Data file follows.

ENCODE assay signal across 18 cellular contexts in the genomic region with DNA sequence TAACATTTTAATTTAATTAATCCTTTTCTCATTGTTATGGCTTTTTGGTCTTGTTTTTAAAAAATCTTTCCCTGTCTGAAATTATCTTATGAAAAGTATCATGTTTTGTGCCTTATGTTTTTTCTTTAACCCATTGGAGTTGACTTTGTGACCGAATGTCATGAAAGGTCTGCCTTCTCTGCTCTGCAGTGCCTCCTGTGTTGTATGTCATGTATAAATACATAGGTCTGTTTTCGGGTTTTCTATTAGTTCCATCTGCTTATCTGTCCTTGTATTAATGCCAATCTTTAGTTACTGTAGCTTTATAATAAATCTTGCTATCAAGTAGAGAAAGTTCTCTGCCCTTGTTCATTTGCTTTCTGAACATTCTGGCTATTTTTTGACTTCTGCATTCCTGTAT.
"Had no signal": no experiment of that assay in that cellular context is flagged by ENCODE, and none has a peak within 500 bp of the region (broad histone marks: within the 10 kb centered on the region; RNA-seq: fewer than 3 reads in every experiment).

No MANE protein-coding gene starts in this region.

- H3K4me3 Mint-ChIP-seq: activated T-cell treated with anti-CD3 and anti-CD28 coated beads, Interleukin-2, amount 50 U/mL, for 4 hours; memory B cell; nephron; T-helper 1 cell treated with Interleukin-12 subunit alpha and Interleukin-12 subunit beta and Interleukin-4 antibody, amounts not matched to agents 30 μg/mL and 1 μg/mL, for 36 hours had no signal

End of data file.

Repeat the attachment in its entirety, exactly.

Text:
ENCODE assay signal across 18 cellular contexts in the genomic region with DNA sequence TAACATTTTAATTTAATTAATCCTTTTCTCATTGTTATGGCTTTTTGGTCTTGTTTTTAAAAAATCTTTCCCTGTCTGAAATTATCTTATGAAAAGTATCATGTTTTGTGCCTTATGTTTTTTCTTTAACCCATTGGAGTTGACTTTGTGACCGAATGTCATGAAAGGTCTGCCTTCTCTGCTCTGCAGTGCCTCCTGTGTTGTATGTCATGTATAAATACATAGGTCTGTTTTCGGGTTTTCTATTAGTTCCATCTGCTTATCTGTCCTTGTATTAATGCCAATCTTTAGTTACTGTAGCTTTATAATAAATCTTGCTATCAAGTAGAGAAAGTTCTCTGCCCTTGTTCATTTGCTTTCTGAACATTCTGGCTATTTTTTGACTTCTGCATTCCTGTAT.
"Had no signal": no experiment of that assay in that cellular context is flagged by ENCODE, and none has a peak within 500 bp of the region (broad histone marks: within the 10 kb centered on the region; RNA-seq: fewer than 3 reads in every experiment).

No MANE protein-coding gene starts in this region.

- H3K4me3 Mint-ChIP-seq: activated T-cell treated with anti-CD3 and anti-CD28 coated beads, Interleukin-2, amount 50 U/mL, for 4 hours; memory B cell; nephron; T-helper 1 cell treated with Interleukin-12 subunit alpha and Interleukin-12 subunit beta and Interleukin-4 antibody, amounts not matched to agents 30 μg/mL and 1 μg/mL, for 36 hours had no signal